Indeed, they reverted to type immediately, dropping the kick-off possession, then coughing a really cheap, petulant penalty in front for Danny Yates to give Hornets a chink of daylight at the break: half time, 12-20.
It was always likely that Oldham would start the second half with purpose and, within three minutes, they kept the ball alive well in front of a stretched Hornets defence, Hewitt finding the hole to score. Leatherbarrow the two and at 18-20 we suddenly had a game on our hands.
Hornets response was direct, handed the opportunity after Ward had knocked on first tackle after playing the ball incorrectly. Hornets went swiftly left, but Lewis Galbraith did exactly the same to let Oldham off the hook.
Hornets continued to press hard, Oldham’s best response was to wipe-out playmaker Danny Yates in back-play. but while the home side were looking there, Lewis Foster hoisted a teasing pinpoint bomb into the in-goal where Williams folded under pressure from Kev Penny and Jordan Case dived in to get a hand on the ball: 18-24.
Hornets turned the screw. First forcing a drop-out, then the ball slipping agonisingly from Ant Walker’s grip as he reached out to score. Oldham played their get-out of jail card and set off downfield where they camped on Hornets’ 10m line for three consecutive sets. Hornets defence unyielding, Oldham ending an 18-tackle barrage by flinging a loose pass into touch. Lovely stuff.
On the hour mark came two moments that broke the back of the game: firstly Chris Riley imperious under a steepling bomb, then - 90 seconds later - Ant Walker orchestrating a slick interchange of passes for Dec Kay to ghost-in for his second try of the afternoon. No mistake from Danny Yates; 18-30.
Oldham had one last hurrah in them: Leatherbarrow sliding a grubber into the in-goal for Tyson to score a very angry try. Leatherbarrow adding the two to close the gap to 24-30.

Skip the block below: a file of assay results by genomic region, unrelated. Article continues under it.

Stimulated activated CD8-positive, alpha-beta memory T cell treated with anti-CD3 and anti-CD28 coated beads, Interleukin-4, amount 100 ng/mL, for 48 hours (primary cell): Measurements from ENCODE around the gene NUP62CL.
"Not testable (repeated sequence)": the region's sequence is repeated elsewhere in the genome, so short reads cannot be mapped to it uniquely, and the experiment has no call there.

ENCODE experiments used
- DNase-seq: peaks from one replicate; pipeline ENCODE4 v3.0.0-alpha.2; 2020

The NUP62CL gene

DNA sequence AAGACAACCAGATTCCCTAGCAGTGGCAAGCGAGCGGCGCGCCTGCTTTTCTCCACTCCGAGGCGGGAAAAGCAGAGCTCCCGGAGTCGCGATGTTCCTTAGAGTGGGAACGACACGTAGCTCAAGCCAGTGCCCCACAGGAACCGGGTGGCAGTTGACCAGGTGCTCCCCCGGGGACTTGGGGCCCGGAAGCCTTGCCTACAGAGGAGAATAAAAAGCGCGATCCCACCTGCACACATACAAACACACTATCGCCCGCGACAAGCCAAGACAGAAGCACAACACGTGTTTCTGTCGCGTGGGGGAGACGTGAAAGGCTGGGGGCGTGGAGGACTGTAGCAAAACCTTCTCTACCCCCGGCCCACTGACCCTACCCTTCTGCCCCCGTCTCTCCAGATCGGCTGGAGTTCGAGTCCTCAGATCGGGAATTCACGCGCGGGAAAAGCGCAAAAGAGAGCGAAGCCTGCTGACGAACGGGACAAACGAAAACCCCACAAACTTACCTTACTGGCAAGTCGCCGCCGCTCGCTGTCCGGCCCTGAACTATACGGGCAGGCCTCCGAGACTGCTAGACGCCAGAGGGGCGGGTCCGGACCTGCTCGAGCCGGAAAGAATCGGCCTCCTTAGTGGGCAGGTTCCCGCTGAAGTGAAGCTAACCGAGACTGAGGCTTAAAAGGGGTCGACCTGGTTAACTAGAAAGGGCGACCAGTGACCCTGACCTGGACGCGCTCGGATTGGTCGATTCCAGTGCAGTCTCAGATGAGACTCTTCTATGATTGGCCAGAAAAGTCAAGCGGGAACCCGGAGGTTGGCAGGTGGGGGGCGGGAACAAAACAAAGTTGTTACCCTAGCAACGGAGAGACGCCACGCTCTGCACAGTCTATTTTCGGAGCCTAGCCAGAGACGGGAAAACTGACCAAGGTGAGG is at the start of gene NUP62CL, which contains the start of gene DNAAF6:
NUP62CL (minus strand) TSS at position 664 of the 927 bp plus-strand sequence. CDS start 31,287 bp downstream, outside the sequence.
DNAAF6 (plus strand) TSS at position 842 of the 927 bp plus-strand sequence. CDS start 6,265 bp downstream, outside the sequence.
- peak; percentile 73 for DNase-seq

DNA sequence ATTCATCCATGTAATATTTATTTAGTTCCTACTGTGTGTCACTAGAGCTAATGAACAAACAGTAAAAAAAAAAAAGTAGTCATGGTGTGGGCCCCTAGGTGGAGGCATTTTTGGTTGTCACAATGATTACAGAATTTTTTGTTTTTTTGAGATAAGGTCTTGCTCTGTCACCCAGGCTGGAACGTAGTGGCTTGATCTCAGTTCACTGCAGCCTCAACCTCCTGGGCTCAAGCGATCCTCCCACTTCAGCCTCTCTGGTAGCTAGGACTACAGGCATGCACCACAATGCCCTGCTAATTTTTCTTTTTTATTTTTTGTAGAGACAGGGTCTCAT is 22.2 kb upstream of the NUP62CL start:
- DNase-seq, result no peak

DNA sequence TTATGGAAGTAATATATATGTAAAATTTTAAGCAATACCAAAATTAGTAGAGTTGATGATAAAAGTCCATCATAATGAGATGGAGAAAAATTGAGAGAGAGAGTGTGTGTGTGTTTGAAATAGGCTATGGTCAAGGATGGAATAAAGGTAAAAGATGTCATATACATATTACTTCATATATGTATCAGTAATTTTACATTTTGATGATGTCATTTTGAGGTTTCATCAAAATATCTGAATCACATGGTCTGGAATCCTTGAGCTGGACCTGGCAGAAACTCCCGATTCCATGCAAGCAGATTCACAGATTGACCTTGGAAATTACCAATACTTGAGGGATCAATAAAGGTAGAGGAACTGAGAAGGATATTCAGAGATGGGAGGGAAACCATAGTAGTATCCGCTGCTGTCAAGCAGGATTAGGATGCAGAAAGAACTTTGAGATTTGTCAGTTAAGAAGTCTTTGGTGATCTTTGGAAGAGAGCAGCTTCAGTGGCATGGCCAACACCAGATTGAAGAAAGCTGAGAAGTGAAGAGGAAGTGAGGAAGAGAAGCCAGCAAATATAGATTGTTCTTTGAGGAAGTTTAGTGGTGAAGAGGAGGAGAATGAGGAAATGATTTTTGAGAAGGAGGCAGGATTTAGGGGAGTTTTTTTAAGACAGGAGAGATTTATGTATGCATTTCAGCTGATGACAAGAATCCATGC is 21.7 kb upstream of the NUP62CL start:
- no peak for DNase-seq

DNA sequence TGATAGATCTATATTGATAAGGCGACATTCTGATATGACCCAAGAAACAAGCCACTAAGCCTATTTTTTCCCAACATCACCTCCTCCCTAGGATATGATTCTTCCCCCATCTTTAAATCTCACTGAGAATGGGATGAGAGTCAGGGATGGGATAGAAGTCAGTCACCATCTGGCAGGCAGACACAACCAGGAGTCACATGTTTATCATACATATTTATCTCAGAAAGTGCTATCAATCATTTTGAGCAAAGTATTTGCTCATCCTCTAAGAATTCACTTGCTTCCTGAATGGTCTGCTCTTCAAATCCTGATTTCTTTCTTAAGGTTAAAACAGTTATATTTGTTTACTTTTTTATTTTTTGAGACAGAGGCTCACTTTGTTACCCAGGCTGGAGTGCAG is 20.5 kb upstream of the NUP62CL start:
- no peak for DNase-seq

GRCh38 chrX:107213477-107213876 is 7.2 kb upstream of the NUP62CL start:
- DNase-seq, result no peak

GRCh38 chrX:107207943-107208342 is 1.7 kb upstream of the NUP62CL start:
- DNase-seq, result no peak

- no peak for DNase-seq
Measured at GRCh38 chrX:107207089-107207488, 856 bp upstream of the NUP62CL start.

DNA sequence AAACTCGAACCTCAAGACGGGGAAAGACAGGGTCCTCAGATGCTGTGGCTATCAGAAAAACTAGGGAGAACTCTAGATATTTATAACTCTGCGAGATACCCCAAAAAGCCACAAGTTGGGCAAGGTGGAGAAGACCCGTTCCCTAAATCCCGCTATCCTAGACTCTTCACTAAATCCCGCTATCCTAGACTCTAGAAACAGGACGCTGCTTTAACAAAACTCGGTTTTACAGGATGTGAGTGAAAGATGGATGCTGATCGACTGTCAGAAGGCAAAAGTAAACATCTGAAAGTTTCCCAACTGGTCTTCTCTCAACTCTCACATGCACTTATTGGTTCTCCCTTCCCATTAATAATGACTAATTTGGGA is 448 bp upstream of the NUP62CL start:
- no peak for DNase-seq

Unfazed, Hornets went straight up the other end, stretched the Oldham defence to breaking point and slotted Kev Penny in by the flag on a huge overlap. 24-34.
There was still time for Mr Hewer to strike off what would have been Dec Kay’s hat-trick after Chris Riley’s pass was deemed forward, but in the wash-up this was a deserved win for a never-say die Hornets who played eye-catching football at every opportunity.
Elsewhere, in-form Dewsbury overcame Sheffield to grab 8th place by a point, leaving Hornets facing three home games and four away games in the 8s. Conflictingly, a choking Toulouse failed to make the middle 8, so Hornets will have to travel - again - to the South of France looking to get a result.
From here on in this competition becomes a game of arithmetic. Swinton’s win at 12-man Bradford means that - with 14 points on offer - the Bulls cannot now catch Hornets. And the +102 points difference over Oldham is a handy contingency.
You have to feel that, with a few ‘regulars’ back in the line-up, Hornets have more improvement in them for the run-in. And with two derby wins over our local rivals inside a month, the next seven games should be very interesting indeed.